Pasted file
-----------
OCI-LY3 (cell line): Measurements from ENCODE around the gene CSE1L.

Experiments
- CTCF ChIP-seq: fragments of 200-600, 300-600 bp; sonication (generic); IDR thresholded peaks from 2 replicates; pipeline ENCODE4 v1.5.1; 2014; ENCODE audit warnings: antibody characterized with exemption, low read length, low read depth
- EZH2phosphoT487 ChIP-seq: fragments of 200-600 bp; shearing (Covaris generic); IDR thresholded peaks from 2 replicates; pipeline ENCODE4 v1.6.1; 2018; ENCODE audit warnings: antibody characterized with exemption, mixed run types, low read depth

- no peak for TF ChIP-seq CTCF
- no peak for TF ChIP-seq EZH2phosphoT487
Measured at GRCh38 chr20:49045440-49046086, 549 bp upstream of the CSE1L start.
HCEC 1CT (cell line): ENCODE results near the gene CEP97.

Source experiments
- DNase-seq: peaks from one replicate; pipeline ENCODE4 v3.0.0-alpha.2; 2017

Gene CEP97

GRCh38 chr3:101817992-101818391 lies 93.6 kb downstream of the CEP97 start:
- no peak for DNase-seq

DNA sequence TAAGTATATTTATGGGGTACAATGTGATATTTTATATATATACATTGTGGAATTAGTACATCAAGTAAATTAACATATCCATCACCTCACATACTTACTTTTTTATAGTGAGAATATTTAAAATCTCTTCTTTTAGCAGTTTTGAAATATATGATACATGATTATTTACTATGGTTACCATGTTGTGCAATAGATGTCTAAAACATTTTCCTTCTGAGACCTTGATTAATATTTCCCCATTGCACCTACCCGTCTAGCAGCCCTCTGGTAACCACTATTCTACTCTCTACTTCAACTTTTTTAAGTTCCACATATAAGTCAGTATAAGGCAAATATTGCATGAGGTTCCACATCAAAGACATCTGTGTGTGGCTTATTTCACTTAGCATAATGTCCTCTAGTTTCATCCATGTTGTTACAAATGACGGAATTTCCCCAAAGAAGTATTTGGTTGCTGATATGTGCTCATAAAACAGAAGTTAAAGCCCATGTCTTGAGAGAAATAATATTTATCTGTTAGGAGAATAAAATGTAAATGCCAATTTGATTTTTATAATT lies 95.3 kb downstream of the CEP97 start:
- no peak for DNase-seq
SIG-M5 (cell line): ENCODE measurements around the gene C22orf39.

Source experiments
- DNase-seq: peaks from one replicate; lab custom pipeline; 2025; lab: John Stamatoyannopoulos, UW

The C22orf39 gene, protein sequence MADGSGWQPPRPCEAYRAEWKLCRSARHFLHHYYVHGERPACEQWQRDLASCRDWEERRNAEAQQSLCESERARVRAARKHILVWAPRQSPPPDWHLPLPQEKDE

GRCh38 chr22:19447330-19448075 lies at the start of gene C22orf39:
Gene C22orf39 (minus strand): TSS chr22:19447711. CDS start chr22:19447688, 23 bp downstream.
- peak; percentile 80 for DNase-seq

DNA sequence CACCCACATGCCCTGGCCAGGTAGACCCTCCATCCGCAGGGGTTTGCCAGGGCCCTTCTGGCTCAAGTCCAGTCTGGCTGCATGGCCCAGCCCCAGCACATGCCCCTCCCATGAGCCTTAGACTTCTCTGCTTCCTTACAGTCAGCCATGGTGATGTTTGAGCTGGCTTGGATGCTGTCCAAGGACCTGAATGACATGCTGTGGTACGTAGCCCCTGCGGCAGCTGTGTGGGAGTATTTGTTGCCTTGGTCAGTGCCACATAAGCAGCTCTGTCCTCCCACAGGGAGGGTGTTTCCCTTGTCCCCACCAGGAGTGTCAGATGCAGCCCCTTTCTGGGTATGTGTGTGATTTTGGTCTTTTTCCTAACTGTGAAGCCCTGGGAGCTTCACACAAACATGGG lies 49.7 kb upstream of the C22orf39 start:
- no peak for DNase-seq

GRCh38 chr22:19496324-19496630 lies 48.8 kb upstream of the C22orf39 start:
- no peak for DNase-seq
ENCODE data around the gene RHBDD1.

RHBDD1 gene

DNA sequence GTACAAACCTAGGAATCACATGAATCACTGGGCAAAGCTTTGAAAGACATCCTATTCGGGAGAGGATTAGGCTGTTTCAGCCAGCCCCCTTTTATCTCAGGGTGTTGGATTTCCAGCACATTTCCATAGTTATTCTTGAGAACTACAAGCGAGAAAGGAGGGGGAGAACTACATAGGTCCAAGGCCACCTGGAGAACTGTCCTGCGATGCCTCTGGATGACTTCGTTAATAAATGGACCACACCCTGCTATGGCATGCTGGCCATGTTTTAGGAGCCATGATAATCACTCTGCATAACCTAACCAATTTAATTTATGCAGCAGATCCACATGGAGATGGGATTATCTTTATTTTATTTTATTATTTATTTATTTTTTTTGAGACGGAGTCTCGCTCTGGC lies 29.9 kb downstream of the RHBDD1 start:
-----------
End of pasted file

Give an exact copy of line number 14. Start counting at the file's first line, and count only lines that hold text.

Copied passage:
DNA sequence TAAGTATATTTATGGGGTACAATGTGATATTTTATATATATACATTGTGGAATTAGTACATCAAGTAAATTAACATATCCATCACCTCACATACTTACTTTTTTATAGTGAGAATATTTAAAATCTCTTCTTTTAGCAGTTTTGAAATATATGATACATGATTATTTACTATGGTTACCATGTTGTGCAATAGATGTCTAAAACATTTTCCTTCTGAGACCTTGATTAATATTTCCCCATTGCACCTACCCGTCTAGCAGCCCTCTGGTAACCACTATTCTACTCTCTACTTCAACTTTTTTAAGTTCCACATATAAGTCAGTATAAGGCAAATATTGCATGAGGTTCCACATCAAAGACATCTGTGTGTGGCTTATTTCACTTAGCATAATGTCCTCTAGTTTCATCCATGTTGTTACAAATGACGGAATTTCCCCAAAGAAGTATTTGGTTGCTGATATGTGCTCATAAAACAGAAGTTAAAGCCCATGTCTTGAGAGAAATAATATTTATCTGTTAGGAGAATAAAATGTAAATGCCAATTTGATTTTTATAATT lies 95.3 kb downstream of the CEP97 start: